# Writing a CSV File

Several of the V-REP simulation scenes require a comma-separated values (CSV) file as input. A CSV file may represent the trajectory of a robot, where each row contains the configuration of the robot at an instant in time, with a fixed time between each row. If the robot has *n* joints, then each row has *n* numbers separated by commas. For example, five rows of a CSV file for a six-joint robot might look like this:

2.950000,-1.570000,0.000000,0.000000,0.000000,0.000000 2.987484,-1.540050,0.019967,0.019992,0.012495,0.009996 3.024875,-1.510399,0.039734,0.039933,0.024958,0.019967 3.062079,-1.481344,0.059104,0.059775,0.037360,0.029888 3.099002,-1.453174,0.077884,0.079468,0.049667,0.039734

Below are code snippets in Python, MATLAB, and Mathematica that you can modify to create your own CSV files.

**This page** contains information on getting started quickly with V-REP. **This page** contains a number of scenes that accept CSV file inputs for visualization of robot trajectories.

### Python

import numpy as np # Generate random 3x4 matrix of floats y, 3x1 vector of ints d y = np.random.rand(3, 4) d = np.random.randint(-100, 100, 3) # Open a file for output # Overwrite f = open("output.csv", "w") # Append #f = open("output.csv", "a") # For loop running 3 times to print each csv row for i in range(len(d)): output = " %10.6f, %10.6f, %10.6f, %10.6f, %d\n" % (y[i,0], y[i,1], y[i,2], y[i,3], d[i]) f.write(output) # close file f.close()

The code below is a somewhat simpler version.

import numpy as np # Generate random 3x4 matrix of floats y, 3x1 vector of ints d y = np.random.rand(3, 4) d = np.random.randint(-100, 100, 3) # Set number precision y = np.round(y, 6) # Overwrite csv file np.savetxt("output.csv", np.asarray(np.c_[y, d]), delimiter = ",")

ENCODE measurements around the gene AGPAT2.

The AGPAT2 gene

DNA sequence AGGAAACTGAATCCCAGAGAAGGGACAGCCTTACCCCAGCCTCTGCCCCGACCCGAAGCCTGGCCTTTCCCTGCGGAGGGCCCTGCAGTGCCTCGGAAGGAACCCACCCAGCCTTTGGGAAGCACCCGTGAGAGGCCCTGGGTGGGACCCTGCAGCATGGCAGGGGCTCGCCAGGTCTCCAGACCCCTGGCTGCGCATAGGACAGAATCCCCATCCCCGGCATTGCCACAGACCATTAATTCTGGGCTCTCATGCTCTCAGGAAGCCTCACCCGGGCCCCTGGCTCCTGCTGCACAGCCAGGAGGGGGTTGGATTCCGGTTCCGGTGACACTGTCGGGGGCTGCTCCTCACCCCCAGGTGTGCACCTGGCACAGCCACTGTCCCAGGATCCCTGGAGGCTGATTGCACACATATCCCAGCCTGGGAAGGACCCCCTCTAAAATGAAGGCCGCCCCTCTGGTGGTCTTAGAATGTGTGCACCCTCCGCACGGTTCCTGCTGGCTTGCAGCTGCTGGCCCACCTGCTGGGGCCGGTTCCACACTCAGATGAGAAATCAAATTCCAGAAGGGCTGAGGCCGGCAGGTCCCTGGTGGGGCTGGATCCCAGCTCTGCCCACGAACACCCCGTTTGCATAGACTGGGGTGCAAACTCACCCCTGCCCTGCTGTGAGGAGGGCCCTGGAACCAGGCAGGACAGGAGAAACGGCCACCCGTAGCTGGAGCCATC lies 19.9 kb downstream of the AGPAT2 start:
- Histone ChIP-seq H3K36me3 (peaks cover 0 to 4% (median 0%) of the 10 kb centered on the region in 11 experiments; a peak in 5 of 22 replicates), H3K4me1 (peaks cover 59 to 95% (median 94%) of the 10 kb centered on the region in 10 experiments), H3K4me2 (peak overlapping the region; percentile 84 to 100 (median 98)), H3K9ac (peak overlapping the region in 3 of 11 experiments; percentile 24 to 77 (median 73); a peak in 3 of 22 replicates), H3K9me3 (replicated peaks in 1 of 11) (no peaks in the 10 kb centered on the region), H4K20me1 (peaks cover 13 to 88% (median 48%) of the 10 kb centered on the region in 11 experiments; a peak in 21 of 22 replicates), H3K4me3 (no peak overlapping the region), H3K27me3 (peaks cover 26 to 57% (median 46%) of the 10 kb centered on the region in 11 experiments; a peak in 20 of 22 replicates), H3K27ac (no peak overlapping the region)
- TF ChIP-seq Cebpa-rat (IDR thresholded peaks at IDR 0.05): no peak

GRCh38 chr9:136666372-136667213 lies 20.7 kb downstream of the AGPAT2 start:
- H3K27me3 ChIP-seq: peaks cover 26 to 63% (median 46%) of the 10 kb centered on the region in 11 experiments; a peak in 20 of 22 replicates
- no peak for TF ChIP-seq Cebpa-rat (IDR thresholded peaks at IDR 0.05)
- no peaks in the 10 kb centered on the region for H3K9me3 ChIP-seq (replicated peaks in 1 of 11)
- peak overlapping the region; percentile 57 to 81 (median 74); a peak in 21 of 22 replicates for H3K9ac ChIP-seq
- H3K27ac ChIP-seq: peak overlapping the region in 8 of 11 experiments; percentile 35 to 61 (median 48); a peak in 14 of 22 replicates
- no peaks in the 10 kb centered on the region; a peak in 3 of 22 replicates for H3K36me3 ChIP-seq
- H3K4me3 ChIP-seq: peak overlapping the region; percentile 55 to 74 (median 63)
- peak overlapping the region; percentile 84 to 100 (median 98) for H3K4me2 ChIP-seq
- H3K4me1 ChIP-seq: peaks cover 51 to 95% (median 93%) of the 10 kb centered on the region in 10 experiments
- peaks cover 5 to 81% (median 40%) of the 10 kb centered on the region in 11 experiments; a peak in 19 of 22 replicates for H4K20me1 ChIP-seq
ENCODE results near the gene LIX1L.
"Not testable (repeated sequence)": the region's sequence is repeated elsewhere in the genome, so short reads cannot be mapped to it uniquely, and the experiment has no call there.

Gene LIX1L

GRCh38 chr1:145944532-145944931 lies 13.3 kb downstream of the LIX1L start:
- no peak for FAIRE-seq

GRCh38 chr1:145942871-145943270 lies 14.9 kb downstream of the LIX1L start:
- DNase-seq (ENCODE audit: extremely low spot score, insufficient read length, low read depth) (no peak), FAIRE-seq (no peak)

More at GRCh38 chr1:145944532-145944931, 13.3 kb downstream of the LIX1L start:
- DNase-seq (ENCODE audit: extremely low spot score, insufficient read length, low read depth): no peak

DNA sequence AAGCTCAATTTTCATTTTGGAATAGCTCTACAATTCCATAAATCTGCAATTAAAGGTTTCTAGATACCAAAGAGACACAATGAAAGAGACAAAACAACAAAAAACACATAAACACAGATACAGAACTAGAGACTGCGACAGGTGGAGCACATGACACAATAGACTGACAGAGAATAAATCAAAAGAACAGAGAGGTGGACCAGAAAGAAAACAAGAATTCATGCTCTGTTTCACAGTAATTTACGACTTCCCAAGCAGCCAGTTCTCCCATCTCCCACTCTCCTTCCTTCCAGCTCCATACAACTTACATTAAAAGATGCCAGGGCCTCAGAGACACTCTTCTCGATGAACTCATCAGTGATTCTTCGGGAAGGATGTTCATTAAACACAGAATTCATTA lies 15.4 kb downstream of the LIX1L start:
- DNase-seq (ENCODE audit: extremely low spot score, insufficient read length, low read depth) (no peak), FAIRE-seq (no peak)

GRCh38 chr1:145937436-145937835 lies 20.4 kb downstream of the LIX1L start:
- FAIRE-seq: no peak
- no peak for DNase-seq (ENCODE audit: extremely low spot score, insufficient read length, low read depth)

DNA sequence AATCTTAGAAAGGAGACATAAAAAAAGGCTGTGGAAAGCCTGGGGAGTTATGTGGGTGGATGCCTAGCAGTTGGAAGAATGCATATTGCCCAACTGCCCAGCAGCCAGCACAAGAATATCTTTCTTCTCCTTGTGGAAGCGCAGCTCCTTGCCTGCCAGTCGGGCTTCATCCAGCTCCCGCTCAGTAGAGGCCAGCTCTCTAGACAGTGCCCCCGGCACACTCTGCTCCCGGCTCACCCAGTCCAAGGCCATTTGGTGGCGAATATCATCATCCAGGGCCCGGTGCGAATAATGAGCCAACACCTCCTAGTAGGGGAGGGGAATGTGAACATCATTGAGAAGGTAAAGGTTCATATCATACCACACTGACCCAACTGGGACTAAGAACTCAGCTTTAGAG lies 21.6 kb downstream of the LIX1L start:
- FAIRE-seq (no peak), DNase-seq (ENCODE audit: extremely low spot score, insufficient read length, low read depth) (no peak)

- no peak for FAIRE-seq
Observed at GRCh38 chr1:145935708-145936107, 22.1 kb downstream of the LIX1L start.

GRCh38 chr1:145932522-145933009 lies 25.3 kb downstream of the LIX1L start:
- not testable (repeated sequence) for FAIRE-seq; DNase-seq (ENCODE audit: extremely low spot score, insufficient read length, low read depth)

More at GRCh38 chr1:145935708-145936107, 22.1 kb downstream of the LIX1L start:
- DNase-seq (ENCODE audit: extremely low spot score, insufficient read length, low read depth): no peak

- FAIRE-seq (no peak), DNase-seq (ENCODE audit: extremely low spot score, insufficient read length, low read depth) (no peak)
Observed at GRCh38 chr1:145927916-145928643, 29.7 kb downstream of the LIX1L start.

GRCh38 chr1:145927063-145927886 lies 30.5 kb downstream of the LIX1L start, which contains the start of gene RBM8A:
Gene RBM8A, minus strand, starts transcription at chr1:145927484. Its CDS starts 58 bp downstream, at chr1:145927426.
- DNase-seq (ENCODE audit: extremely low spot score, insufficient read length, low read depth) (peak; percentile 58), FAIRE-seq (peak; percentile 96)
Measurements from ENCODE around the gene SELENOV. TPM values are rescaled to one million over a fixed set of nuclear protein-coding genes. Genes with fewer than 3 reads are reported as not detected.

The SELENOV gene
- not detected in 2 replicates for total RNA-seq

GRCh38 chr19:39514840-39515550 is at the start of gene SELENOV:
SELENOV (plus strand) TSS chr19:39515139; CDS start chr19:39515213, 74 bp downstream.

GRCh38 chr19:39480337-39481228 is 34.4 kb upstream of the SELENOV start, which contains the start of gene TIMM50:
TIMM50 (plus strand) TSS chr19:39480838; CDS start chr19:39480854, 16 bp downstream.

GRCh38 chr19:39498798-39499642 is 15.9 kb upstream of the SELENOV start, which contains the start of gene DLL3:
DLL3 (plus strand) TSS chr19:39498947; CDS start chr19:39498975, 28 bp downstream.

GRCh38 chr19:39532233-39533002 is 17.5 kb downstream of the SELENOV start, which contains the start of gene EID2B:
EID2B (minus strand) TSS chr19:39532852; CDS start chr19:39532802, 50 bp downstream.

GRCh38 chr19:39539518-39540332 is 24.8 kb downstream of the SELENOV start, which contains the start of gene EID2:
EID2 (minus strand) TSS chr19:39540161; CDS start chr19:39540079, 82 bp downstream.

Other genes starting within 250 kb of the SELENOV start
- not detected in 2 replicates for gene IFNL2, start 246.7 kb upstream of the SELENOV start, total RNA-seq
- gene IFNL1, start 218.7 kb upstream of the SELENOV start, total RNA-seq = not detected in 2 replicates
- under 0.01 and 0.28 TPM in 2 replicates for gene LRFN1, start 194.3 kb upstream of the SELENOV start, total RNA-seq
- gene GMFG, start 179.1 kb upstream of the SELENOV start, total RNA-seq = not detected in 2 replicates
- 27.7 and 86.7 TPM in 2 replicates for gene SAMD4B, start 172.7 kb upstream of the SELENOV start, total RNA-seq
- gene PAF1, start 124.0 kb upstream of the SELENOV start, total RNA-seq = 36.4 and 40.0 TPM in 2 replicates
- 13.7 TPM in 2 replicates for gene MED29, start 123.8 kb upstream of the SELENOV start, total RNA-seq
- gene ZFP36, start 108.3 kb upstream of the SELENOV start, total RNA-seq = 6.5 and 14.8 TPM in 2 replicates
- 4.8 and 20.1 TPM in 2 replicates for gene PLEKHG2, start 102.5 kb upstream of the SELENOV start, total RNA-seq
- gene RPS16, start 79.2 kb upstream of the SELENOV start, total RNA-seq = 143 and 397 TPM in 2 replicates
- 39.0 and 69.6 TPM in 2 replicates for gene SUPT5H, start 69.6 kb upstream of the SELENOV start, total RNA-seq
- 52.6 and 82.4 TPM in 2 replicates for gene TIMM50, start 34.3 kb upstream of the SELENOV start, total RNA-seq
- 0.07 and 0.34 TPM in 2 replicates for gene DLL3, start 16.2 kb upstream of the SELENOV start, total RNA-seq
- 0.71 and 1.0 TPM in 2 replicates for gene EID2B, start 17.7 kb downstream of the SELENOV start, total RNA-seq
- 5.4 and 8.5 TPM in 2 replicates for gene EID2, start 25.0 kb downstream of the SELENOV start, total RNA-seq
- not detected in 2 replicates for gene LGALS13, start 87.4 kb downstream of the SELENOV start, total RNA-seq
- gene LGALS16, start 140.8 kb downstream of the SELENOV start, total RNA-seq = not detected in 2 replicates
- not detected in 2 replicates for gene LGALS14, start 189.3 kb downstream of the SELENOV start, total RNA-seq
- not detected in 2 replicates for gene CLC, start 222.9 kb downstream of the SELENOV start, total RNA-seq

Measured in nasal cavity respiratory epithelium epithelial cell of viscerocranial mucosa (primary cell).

### MATLAB

% Generate random 3x4 matrix of floats y, 3x1 vector of ints d y = rand(3, 4); d = randi([-100, 100], 3, 1); % Open a file for output % Overwrite f = fopen('output.csv', 'w'); % Append %f = fopen('output.csv', 'a'); % For loop running 3 times to print each csv row for i = 1: length(d) fprintf(f, ' %10.6f, %10.6f, %10.6f, %10.6f, %d\n', y(i, :), d(i)); end % Close file fclose(f);

The code below is a somewhat simpler version.

% Generate random 3x4 matrix of floats y, 3x1 vector of ints d y = rand(3, 4); d = randi([-100, 100], 3, 1); % Set number precision y = round(y, 6); % Overwrite csv file csvwrite('output.csv', [y, d]);

### Mathematica

(* Generate random 3x4 matrix of floats y,3x1 vector of ints d *) y = RandomReal[1, {3, 4}]; d = RandomInteger[{-100, 100}, {3, 1}]; (* Open a file for output *) (* Overwrite *) f = OpenWrite[FileNameJoin[{NotebookDirectory[], "output.csv"}]]; (* Append *) (* \ f=OpenAppend[FileNameJoin[{NotebookDirectory[],"output.csv"}]]; *) (* For loop running 3 times to print each csv row *) Do[WriteString[f, ExportString[{Flatten[{SetAccuracy[y[[i, ;;]], 6], d[[i]]}]}, "CSV"]], {i, Length[d]}]; (* Close file *) Close[f];

The code below is a somewhat simpler version.

(* Generate random 3x4 matrix of floats y,3x1 vector of ints d *) y = RandomReal[1, {3, 4}]; d = RandomInteger[{-100, 100}, {3, 1}]; (* Set number precision *) y = SetAccuracy[y, 6]; (* Overwrite csv file *) Export[FileNameJoin[{NotebookDirectory[], "output.csv"}], ArrayFlatten[{{y, d}}], "CSV"];